Opaskwayak Cree Nation selling junior hockey team

Opaskwayak Cree Nation is selling its hockey team after struggling to make it financially viable in recent years.

First Nation inks tentative deal with trio of local businessmen to buy the OCN Blizzard

Opaskwayak Cree Nation has reached a tentative deal with a trio of local businessman to purchase the OCN Blizzard, in the hopes of making the team financially viable. (Dillon Hodgin/CBC)

Opaskwayak Cree Nation (OCN) is selling its hockey team after struggling to make it financially viable in recent years.

The OCN Blizzard, a junior A hockey team, has been sold to a group of three local businessmen — Arthur Barbeau, Salman Safdar and Usman Tahir — who reside in the area, said OCN Onekanew (Chief) Christian Sinclair. 

The team has been subsidized by OCN since its inception in 1996. It nearly shut down after its 2016-17 season, but was saved after community members stepped up to help fund another season. 

Sinclair said in recent years, it became clear that OCN couldn't afford to keep the team afloat and that the team would have to become financially viable on its own.

OCN has pumped more than $20 million into the team, Sinclair said.

"We were doing it to our own-source revenues, which meant we were taking money away from other much-needed programs as it relates to our social needs," he said.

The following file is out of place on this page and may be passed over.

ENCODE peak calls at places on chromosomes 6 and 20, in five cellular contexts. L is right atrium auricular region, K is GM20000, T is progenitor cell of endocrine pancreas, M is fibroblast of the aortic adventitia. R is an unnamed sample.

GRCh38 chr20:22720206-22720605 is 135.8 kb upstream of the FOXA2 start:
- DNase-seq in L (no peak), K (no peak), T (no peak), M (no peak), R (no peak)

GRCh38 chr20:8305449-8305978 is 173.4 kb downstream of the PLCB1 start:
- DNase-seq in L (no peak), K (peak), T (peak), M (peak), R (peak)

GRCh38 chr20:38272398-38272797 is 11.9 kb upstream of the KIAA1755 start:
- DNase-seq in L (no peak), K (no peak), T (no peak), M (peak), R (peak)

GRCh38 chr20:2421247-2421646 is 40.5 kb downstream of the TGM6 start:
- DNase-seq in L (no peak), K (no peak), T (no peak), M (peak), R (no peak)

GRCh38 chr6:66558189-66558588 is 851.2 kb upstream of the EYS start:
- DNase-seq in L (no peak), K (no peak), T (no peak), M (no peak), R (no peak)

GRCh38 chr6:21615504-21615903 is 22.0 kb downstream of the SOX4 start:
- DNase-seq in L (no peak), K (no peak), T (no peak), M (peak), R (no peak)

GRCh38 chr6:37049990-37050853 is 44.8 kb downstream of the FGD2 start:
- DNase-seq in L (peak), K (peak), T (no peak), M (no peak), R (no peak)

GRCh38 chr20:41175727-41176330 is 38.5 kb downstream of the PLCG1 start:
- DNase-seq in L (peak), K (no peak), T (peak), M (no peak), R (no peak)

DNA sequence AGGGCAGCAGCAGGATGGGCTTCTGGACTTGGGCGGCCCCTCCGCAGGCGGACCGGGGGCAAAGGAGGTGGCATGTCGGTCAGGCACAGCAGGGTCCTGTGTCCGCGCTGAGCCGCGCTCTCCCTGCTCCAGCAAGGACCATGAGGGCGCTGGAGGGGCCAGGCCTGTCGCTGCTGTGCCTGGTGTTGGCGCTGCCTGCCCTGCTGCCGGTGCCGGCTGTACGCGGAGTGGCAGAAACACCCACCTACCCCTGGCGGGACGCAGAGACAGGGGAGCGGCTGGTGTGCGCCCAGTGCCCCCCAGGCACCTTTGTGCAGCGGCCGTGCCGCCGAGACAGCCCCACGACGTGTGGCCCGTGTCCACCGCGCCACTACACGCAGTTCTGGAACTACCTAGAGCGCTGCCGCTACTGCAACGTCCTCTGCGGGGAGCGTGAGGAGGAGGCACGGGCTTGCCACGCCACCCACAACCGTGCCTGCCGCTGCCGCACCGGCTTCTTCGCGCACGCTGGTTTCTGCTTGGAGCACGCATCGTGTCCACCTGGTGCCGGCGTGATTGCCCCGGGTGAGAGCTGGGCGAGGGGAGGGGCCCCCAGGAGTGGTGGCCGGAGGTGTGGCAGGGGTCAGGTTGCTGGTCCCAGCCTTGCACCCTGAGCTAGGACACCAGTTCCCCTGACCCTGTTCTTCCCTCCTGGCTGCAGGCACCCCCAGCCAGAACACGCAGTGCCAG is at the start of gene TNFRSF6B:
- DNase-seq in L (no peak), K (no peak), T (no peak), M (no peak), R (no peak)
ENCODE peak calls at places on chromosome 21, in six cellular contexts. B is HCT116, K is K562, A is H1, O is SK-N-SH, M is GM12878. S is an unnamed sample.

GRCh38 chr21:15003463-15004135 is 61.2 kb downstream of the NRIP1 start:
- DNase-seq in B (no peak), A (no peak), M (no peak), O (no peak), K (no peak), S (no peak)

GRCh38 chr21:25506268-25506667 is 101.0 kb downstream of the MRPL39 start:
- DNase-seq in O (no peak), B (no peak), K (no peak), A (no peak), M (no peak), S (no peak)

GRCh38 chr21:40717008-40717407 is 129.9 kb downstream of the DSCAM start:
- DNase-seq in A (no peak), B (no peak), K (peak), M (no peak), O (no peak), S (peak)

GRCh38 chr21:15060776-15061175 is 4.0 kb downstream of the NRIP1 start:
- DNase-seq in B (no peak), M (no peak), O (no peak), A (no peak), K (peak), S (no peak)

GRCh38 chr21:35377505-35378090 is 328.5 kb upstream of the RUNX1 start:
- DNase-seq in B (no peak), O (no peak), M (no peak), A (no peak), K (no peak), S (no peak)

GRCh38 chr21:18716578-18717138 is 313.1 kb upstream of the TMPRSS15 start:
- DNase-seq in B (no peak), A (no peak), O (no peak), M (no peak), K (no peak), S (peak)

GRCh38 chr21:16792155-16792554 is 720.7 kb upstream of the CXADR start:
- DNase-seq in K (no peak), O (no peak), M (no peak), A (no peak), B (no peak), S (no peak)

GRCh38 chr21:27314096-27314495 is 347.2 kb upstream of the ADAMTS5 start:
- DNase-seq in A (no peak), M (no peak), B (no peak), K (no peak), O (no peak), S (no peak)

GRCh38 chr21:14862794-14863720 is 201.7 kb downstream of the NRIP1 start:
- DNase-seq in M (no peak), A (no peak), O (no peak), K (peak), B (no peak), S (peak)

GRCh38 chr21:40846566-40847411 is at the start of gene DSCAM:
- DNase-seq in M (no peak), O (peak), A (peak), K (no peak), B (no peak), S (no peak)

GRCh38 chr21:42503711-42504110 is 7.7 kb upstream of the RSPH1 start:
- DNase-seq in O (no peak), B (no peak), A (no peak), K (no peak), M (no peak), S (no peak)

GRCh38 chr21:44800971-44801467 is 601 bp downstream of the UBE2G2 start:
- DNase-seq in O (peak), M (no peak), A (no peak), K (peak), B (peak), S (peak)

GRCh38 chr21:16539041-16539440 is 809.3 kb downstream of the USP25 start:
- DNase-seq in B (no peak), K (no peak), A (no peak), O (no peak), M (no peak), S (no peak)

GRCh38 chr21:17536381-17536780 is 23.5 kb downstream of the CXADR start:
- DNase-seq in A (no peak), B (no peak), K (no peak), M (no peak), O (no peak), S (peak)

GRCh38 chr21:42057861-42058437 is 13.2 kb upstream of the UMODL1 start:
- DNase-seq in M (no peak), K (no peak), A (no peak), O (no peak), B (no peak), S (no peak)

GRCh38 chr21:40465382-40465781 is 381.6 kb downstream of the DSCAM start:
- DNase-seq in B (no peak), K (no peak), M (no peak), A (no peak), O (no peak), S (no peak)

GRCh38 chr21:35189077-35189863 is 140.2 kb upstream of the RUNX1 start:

"When you look at it from a leadership point of view, you've gotta provide the basic fundamentals to run a government, and a hockey team is not necessarily one of those," he said.

OCN Onekanew (Chief) Christian Sinclair says the First Nation needs to focus on addressing its social needs, not paying for a hockey team. (Trevor Brine/CBC)

The OCN Blizzard was created to provide opportunities for Indigenous athletes to play the game, who weren't getting opportunities with other teams across Canada due to discrimination, Sinclair said.

The First Nation, located near The Pas, is about 520 kilometres northwest of Winnipeg. 

Former Chicago Blackhawks player Jordin Tootoo once played for the team, while others have also gone on to success in the NHL and semi-professional hockey. 

OCN will continue to allow the team to use its facilities free of charge.

League must approve sale 

The sale still needs to be approved by the Manitoba Junior Hockey League's board of governors.

They will need to meet with the new owners to go over their business plan for the team to operate, said the league's commissioner, Kim Davis.

Since the sale is still very new, a date has not yet been set for the board to convene, Davis said.

For now, if the team is operating out of the same arena, in practical terms not much has changed, Davis said.

The OCN Blizzard's financial difficulties had been "widely discussed" among the league's members, Davis said.

"So in that regard, I guess this would be a positive thing for the ownership group," he said.

Opaskwayak Cree Nation has recently ventured into the recreational cannabis business, opening a new legal retail cannabis store in the northern Manitoba community's mall — a venture that has helped turn around the community's financial troubles.

Sinclair said that additional revenue needs to be spent on addressing social needs, like housing, not on a hockey team.

"Our focus is in improving the quality of life for our people. And when we talk about the team, yes there's a nice social impact there, but at what cost?" he said.

"You've got to take care of the core issues first."

With files from Ramraajh Sharvendiran